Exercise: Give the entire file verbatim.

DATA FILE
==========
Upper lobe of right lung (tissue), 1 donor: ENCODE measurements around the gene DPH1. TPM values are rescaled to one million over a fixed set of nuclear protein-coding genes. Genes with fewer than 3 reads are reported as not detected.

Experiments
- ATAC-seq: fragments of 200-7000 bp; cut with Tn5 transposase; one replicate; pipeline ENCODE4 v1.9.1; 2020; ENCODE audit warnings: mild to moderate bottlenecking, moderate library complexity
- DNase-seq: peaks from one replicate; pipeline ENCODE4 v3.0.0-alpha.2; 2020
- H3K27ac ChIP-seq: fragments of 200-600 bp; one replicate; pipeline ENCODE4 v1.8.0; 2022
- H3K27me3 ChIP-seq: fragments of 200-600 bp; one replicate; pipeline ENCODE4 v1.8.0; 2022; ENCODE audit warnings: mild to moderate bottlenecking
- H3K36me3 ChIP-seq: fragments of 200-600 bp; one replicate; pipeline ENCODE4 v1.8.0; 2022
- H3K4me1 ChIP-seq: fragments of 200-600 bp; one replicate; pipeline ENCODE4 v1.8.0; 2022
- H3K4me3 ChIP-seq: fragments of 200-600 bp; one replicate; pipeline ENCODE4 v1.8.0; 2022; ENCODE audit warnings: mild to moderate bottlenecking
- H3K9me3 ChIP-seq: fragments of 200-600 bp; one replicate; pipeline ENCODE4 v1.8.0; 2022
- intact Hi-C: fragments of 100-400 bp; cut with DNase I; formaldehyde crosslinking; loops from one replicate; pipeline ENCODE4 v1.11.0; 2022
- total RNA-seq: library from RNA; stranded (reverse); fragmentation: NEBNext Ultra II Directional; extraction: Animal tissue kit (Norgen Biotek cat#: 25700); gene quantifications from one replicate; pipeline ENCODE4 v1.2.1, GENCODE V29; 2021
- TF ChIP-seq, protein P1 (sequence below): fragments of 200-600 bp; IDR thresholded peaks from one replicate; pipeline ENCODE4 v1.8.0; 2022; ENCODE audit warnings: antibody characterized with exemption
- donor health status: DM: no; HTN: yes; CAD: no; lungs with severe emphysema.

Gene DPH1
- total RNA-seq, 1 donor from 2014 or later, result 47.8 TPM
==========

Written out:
Upper lobe of right lung (tissue), 1 donor: ENCODE measurements around the gene DPH1. TPM values are rescaled to one million over a fixed set of nuclear protein-coding genes. Genes with fewer than 3 reads are reported as not detected.

Experiments
- ATAC-seq: fragments of 200-7000 bp; cut with Tn5 transposase; one replicate; pipeline ENCODE4 v1.9.1; 2020; ENCODE audit warnings: mild to moderate bottlenecking, moderate library complexity
- DNase-seq: peaks from one replicate; pipeline ENCODE4 v3.0.0-alpha.2; 2020
- H3K27ac ChIP-seq: fragments of 200-600 bp; one replicate; pipeline ENCODE4 v1.8.0; 2022
- H3K27me3 ChIP-seq: fragments of 200-600 bp; one replicate; pipeline ENCODE4 v1.8.0; 2022; ENCODE audit warnings: mild to moderate bottlenecking
- H3K36me3 ChIP-seq: fragments of 200-600 bp; one replicate; pipeline ENCODE4 v1.8.0; 2022
- H3K4me1 ChIP-seq: fragments of 200-600 bp; one replicate; pipeline ENCODE4 v1.8.0; 2022
- H3K4me3 ChIP-seq: fragments of 200-600 bp; one replicate; pipeline ENCODE4 v1.8.0; 2022; ENCODE audit warnings: mild to moderate bottlenecking
- H3K9me3 ChIP-seq: fragments of 200-600 bp; one replicate; pipeline ENCODE4 v1.8.0; 2022
- intact Hi-C: fragments of 100-400 bp; cut with DNase I; formaldehyde crosslinking; loops from one replicate; pipeline ENCODE4 v1.11.0; 2022
- total RNA-seq: library from RNA; stranded (reverse); fragmentation: NEBNext Ultra II Directional; extraction: Animal tissue kit (Norgen Biotek cat#: 25700); gene quantifications from one replicate; pipeline ENCODE4 v1.2.1, GENCODE V29; 2021
- TF ChIP-seq, protein P1 (sequence below): fragments of 200-600 bp; IDR thresholded peaks from one replicate; pipeline ENCODE4 v1.8.0; 2022; ENCODE audit warnings: antibody characterized with exemption
- donor health status: DM: no; HTN: yes; CAD: no; lungs with severe emphysema.

Gene DPH1
- total RNA-seq, 1 donor from 2014 or later, result 47.8 TPM